Auschwitz: The world remembers the Holocaust 75 years on

27 January 2020, 12:03

The gates of Auschwitz on World Holocaust Memorial Day
The gates of Auschwitz on World Holocaust Memorial Day. Picture: LBC
Sarah Collins

By Sarah Collins

Events and commemorations are being held across the world today to mark Holocaust Memorial Day.

Survivors will honour the victims at ceremonies here and in Europe on the 75th anniversary of the liberation of Auschwitz.

One group have seen their story turned into a film that will be broadcast here and in Germany at the same time.

'The Windermere Children’ tells the story of 300 Jewish children who were brought to live in the Lake District at the end of the war.

They’d survived Auschwitz and Theresienstadt but had been left with nothing.

One of those children was Arek Hersh. Arek was 11 when he was taken to his first concentration camp.

The camp started with 2,500 men, 18 months later there were 11 survivors.

As a child, he was moved to several camps before eventually being liberated Theresienstadt in Czechoslovakia on 8 May 1945.

By the end of the war, Arek had lost 81 members of his family, only he and his sister survived.

Some of the boys in the kitchen
Some of the boys in the kitchen. Picture: Lake District holocaust project.

75 years on, Arek and I meet at Low Wood hotel, overlooking Lake Windermere.

After the horrors of the concentration camps, the years of torture and starvation many of the children making the journey struggled to believe they were safe.

Upon arriving at the Calrgarth Estate where they were to be homed and seeing their new surroundings, they nicknamed it ‘Wondermere’.

Arek said: "It was a wonderful thing for us children, we lost everybody. Here at least we started to live like human beings again.

Poland's President Andrzej Duda walks along with survivors through the gates of the Auschwitz Nazi concentration camp in Oswiecim, Poland
Poland's President Andrzej Duda walks along with survivors through the gates of the Auschwitz Nazi concentration camp in Oswiecim, Poland. Picture: PA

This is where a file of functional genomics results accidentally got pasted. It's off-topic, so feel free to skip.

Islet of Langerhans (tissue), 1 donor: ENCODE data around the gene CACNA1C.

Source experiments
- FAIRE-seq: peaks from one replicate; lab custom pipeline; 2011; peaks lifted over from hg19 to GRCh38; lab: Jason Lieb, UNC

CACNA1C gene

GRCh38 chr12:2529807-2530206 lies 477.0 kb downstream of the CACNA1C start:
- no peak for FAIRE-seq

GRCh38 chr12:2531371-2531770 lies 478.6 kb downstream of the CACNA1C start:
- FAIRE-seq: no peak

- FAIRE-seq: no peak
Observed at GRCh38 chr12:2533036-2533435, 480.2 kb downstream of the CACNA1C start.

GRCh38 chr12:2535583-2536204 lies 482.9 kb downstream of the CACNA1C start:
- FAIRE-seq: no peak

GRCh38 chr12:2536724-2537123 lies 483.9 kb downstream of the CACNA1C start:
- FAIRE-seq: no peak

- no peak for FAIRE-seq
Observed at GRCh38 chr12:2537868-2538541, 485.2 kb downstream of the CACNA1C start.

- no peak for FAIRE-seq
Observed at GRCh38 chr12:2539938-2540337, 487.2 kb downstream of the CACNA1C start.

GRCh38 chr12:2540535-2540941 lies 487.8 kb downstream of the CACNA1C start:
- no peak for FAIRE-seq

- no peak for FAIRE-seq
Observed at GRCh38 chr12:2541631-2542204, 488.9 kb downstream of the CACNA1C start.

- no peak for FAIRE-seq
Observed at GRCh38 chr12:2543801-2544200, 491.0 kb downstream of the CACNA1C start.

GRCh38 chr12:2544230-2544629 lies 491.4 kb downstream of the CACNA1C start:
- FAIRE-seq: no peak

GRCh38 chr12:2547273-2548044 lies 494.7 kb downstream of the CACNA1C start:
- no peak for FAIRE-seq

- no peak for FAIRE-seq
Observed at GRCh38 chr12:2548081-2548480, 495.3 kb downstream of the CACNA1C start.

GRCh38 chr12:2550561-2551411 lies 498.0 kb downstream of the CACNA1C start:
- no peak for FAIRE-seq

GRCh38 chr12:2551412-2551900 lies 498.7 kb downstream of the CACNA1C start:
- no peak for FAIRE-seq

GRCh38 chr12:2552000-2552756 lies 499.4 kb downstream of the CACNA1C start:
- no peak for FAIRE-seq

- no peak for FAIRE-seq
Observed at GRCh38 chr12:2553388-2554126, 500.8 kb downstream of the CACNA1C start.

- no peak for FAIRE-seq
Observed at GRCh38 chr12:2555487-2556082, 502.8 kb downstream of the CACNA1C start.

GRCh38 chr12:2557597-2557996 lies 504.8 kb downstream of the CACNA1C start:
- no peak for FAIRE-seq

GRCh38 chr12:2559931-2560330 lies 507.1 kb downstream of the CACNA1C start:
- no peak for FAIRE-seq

Arek stayed in the UK, going on to live in Manchester, Liverpool and settling in Leeds and having a family. He was reunited with his sister in 1947, she moved to America and asked Arek to join her, the prospect of the Korean war and the thought of being called up to fight led to him making the decision to stay here saying “I’d seen too much war”.

For the survivors who came to Windermere, it marked the start of a journey to reclaim life, something Arek says was difficult; “It took me a long time it took me about 30 years to get my life back to certain extent.

"I had a lot of nightmares, that was terrible. Since I wrote my book, I've stopped having nightmares and stopped having bad dreams and I've got a normal life, as normal as could have now”.

Arek and Windermere

Arek and Windermere


The boys in the cinema
The boys in the cinema. Picture: Lake District holocaust project.

The children were welcomed with open arms by the people who lived in Windermere. Friendships were made, donations of clothes sent, children lent them their bikes, they were able to go to the movies. Arek recalls fondly seeing ‘Meet in me in St Louis’ with Judy Garland, it was the first film he’d ever seen.

The story of the Windermere children is relatively unknown. The Lake District Holocaust Project has kept it alive.

Volunteers have spent years tracing those involved, collecting stories and documenting them at Windermere Library.

Trevor Avery is one of those volunteers he said; “I couldn't find anything about it but I came across by Sir Martin Gilbert and I came across the boys and girls in London and they said 'Ah Wondermere'.

Time was marching on and there was a danger that we would lose too many before we got round to it so we spent a lot of time rushing around the Lake District and London, speaking to people on the phone in America and Israel just collecting their stories".

"What they lived through, what they survived and when they came and rebuilt their lives, it's a fantastic example of resilience. They turned against hatred, they could have been eaten up by it, they had every justification to hate humanity after what they'd been through and what humanity had done to them and they turned their backs on it".

Arek Hersh @ Calgarth

Arek Hersh @ Calgarth


At 91 Arek gives talks to children and groups about what he went through so that we never forget: “It is important because otherwise many millions of people died for nothing only because they were a different religion.

"That's why they died because they were Jewish or Gypsy's or whatever the Germans were against. They gassed the people, they killed the people," he told LBC.

"I remember coming to Auschwitz and hundreds and hundreds of people every day were coming in trains and most of them were sent to the gas chambers straight away. They had no feeling at all, millions of people were killed that way."

"Have we learned? No, there's still wars that goes on in different countries, there's still fighting goes on. Human beings have not really learnt to settle down and to be happy. "

Why Fight and have wars? Thank Goodness here in Britain we are alright, but we still have lessons to learn".